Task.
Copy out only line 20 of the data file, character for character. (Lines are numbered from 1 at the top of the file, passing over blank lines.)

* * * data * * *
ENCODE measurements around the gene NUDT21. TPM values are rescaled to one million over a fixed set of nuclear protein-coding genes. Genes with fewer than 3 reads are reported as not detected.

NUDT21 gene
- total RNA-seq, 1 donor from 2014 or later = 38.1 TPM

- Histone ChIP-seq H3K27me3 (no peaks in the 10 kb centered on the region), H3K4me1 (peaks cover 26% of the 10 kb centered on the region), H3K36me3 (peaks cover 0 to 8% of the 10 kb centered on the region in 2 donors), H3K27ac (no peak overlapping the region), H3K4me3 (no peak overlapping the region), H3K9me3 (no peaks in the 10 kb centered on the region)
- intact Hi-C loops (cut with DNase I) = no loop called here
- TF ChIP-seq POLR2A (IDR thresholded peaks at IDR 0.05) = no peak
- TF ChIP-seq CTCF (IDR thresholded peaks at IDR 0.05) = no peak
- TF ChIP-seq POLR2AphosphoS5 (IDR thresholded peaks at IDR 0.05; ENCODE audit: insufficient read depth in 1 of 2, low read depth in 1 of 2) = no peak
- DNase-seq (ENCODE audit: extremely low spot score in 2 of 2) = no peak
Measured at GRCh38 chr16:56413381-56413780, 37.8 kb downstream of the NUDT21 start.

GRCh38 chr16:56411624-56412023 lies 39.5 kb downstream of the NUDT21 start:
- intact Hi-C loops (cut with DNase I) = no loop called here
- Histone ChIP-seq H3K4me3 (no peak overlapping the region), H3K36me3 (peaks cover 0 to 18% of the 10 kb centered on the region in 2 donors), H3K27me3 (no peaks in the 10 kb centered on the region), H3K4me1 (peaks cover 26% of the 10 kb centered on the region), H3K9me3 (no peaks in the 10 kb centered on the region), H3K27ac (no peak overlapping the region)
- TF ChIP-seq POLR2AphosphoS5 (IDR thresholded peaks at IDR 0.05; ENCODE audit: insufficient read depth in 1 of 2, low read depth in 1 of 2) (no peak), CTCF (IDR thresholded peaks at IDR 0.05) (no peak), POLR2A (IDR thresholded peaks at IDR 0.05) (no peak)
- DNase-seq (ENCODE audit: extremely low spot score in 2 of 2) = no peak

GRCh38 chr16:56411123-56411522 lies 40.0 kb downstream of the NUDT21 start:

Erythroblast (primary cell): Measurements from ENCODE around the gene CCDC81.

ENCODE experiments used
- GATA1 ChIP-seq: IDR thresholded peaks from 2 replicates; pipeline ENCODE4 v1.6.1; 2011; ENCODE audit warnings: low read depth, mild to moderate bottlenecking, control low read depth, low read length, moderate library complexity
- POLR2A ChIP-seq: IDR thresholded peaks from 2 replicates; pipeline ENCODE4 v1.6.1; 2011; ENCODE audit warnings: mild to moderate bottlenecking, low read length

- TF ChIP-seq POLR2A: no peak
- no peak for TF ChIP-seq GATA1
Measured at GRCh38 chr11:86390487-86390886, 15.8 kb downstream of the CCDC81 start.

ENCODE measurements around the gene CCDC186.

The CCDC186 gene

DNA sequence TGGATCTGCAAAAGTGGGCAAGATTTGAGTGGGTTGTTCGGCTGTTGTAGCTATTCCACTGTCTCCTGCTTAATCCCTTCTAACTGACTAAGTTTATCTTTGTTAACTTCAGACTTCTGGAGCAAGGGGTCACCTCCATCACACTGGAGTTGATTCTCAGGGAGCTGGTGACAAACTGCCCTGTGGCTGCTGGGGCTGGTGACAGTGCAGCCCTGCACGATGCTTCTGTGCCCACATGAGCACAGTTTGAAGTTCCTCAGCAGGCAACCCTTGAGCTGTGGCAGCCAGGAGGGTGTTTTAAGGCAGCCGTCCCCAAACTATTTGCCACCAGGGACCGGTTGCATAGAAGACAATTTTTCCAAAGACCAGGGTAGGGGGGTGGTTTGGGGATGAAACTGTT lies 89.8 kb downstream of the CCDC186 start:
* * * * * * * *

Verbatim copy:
- POLR2A ChIP-seq: IDR thresholded peaks from 2 replicates; pipeline ENCODE4 v1.6.1; 2011; ENCODE audit warnings: mild to moderate bottlenecking, low read length